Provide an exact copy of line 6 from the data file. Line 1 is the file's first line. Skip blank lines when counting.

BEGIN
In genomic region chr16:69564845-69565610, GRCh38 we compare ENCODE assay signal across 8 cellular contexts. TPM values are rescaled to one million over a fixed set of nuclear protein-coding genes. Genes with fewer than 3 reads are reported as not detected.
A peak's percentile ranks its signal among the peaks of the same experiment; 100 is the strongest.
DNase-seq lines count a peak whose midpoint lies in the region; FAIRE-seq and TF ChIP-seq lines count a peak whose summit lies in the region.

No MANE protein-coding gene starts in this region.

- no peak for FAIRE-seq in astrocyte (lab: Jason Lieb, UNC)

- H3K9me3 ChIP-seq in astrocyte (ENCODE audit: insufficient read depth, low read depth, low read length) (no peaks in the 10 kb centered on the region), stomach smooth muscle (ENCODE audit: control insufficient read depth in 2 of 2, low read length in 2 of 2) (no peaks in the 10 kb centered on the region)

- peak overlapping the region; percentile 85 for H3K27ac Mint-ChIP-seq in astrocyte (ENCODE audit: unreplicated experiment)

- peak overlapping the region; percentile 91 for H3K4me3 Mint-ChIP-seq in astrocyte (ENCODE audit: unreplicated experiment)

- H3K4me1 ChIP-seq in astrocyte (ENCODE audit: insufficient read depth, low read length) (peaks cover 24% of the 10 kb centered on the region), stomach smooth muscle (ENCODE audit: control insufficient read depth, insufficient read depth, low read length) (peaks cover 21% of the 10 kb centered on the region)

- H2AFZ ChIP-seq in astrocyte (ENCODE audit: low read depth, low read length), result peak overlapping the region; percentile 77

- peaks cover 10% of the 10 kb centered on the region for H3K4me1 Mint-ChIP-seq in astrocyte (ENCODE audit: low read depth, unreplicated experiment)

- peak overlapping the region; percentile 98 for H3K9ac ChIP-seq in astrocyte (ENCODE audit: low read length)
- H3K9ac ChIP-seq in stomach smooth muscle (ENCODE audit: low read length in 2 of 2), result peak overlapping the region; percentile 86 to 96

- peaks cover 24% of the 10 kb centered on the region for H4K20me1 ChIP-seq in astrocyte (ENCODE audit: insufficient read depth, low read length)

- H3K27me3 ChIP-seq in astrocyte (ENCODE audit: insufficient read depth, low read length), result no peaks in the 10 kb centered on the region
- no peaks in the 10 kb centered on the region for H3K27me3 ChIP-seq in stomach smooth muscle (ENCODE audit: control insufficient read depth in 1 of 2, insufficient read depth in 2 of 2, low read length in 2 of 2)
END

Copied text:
- H3K9me3 ChIP-seq in astrocyte (ENCODE audit: insufficient read depth, low read depth, low read length) (no peaks in the 10 kb centered on the region), stomach smooth muscle (ENCODE audit: control insufficient read depth in 2 of 2, low read length in 2 of 2) (no peaks in the 10 kb centered on the region)